Luckily, this type of marketing doesn’t need an advertising agency or a heavy media budget to do well. There are many available courses on targeted ads and some get specific on the product being sold.

Authenticity is performing well as a call to action

As advertising budgets increase, and as targeted ads become more sophisticated in their design, consumers are facing overexposure to marketing efforts. Marketing overexposure tends to make consumers more sceptical of sales pitches and fatigued when it comes to engaging with brands.

As a result of this, consumers are now seeking out authentic engagement with brands. They want to follow businesses that produce things they like on social media, and most importantly, they don’t want to feel like this content is just being put out to make a sale.

Businesses making the most of Instagram have invested in utilising the platform’s broad scope of tools. Reels and Stories are being used to showcase the creation process for smaller businesses who rely on the unique qualities of their product as the selling point, from vegan health products to performance artists moving their art online in the absence of live events.

When people can see the authenticity that goes into creation, paired with a ‘soft-selling’ approach, they’re more likely to engage enthusiastically.

Paid sponsorships are growing in the influencer market

As successful as targeted ads are, they aren’t a catch-all tool. Some consumers prefer not to be marketed to while relaxing on YouTube or browsing Facebook, Instagram or Twitter – and that doesn’t even take into account access to ad blockers.

However, these are the places most consumers spend their time, so different ways of engaging with them on these platforms is important. Businesses are achieving this through paid sponsorships on the content consumers already love.

Also Read: Here’s why startups need to approach digital marketing as applied data science

The Asia-Pacific Influencer market was predicted to grow by 32.8 per cent between 2019 and 2025 – a projection made before the pandemic, which rapidly increased the number of online engagements. In the context of online business, influencers are people with strong online followings, whose content and personality make them trusted figures to their audiences.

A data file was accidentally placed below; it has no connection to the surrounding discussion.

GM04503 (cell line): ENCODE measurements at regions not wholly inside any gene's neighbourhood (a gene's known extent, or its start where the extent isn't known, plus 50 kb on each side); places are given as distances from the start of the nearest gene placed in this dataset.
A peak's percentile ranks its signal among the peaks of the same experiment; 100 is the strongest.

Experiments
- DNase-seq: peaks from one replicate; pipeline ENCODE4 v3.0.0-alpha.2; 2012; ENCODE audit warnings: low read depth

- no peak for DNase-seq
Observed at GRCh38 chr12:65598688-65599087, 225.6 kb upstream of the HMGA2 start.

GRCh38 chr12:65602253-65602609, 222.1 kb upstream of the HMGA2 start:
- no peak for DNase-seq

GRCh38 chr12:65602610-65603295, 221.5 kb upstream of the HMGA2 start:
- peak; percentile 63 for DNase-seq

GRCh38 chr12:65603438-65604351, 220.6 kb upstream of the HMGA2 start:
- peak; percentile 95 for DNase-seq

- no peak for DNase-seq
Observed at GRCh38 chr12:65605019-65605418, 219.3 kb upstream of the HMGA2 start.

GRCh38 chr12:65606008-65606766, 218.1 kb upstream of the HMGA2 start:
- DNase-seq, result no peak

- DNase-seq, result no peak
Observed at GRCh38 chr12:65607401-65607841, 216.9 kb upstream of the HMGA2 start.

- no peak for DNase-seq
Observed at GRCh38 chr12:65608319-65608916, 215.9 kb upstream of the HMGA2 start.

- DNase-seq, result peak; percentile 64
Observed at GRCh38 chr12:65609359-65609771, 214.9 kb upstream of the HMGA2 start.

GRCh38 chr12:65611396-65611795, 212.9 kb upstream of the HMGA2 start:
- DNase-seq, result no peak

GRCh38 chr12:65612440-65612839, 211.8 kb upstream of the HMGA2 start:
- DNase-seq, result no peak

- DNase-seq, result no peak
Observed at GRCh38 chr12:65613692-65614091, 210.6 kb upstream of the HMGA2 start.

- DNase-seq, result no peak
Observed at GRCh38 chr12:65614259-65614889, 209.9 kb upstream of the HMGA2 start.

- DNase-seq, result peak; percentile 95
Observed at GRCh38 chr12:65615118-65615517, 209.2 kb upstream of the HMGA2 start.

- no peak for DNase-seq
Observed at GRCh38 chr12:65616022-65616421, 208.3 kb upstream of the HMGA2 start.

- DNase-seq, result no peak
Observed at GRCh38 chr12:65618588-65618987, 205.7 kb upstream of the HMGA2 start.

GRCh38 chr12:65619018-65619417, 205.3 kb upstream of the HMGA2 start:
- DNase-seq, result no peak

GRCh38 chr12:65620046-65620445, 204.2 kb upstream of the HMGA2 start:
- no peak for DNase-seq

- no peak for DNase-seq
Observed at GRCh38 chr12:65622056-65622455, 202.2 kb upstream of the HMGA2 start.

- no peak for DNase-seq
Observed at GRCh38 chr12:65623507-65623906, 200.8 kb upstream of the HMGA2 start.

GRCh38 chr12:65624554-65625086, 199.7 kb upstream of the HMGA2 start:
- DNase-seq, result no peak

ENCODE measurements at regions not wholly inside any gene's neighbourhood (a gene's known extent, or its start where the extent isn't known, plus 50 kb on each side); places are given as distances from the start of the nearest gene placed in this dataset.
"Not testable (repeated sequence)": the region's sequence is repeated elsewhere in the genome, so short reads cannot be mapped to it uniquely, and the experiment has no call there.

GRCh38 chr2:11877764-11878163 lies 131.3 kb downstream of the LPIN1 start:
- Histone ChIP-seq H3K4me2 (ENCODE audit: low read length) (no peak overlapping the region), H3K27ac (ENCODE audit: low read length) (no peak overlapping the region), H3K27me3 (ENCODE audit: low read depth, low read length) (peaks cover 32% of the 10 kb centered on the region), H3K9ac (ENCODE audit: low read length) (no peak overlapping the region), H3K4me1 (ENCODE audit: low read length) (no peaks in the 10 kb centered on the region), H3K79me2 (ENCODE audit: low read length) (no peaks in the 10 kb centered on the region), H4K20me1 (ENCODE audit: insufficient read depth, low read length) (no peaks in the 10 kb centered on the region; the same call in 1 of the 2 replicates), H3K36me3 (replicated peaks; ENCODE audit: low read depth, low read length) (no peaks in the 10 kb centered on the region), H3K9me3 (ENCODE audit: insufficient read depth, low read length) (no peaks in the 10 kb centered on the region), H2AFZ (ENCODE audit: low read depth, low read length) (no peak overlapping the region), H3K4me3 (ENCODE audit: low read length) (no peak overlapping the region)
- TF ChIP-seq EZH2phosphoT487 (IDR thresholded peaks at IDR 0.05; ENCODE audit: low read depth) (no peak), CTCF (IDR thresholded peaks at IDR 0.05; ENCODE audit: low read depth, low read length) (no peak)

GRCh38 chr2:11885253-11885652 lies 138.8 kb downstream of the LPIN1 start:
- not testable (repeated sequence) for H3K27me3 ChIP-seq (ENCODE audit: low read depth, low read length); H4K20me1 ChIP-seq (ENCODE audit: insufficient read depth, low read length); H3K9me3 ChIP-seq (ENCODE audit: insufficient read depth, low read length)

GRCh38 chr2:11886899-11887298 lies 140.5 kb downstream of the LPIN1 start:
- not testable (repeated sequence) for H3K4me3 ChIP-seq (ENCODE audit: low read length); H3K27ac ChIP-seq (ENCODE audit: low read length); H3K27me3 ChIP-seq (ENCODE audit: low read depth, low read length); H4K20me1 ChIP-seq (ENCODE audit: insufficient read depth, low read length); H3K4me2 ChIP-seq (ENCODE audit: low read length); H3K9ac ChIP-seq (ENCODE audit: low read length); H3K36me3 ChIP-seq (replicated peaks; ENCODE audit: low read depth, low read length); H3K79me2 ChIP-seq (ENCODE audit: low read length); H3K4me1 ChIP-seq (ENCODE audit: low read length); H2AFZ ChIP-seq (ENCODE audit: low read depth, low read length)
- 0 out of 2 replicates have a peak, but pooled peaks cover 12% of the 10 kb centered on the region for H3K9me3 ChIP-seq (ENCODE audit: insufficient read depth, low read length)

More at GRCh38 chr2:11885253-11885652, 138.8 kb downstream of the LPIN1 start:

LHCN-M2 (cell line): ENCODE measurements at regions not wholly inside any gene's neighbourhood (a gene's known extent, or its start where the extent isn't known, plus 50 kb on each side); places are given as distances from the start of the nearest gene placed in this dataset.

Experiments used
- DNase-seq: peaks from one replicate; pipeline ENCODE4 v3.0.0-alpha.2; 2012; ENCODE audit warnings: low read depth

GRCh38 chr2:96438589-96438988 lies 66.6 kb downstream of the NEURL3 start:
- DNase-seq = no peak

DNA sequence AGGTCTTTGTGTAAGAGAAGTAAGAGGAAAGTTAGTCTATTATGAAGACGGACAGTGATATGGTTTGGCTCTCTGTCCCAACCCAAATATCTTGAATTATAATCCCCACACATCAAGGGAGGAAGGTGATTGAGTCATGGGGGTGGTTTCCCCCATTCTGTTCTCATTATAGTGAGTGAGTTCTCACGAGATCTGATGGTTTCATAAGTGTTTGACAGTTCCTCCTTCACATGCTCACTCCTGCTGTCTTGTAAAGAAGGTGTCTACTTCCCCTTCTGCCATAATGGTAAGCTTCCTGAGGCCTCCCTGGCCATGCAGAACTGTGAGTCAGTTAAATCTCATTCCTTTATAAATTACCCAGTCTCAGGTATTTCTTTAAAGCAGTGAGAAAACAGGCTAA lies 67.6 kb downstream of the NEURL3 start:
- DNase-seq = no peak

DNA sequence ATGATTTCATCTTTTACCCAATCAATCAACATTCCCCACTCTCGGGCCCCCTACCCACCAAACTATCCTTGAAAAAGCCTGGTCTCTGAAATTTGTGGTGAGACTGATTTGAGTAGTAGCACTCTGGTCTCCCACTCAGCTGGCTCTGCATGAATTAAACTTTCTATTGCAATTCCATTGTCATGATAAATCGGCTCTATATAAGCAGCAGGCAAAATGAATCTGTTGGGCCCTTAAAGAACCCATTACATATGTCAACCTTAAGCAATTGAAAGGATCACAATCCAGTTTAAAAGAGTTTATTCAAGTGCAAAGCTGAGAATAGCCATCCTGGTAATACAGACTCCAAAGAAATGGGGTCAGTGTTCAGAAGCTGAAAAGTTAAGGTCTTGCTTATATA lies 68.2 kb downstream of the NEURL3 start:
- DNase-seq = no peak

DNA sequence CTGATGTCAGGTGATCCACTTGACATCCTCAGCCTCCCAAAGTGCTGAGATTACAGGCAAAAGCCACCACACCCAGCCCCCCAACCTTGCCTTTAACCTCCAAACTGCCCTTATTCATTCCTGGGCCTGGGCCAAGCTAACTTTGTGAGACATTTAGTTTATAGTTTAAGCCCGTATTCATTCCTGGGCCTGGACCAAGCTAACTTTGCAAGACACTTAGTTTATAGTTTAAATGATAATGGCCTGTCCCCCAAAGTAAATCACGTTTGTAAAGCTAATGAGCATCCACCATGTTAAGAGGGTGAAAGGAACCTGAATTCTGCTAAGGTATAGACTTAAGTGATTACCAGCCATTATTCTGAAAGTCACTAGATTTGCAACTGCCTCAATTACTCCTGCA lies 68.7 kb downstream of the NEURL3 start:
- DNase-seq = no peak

Many influencers build their content around specific niches, from beauty, health and lifestyle to food, gaming and tourism. This makes paid influencer sponsorships particularly attractive when the influencer’s niche aligns with the business sponsoring them.

Influencers place a great emphasis on the trust they establish with their audience so they also act as gatekeepers in a way, giving consumers a level of comfort that the sponsorship deals they do take on offer worthwhile goods or services, or the brand is of genuine interest. Influencers often embed their sponsors’ ads into their content, making it entertaining for audiences and harder to skip – negating the limitations of targeted ads and building brand trust in the process.

Digital marketing is largely influenced by consumer-driven trends. Many of these trends overlap globally, but some are more strongly impacted by local consumer behaviours. Understanding them in both contexts, of course, is the key to catching the wave at the right time, especially when it comes to markets as large as Asia.

For businesses, this means marketing strategies should be built around data-driven targeting, leveraging paid sponsorships and offering an authentic call to action.

Editor’s note: e27 aims to foster thought leadership by publishing views from the community. Share your opinion by submitting an article, video, podcast or infographic

Join our e27 Telegram group, FB community or like the e27 Facebook page

Image Credit: rawpixel

The post The key digital marketing tips to help small businesses thrive appeared first on e27.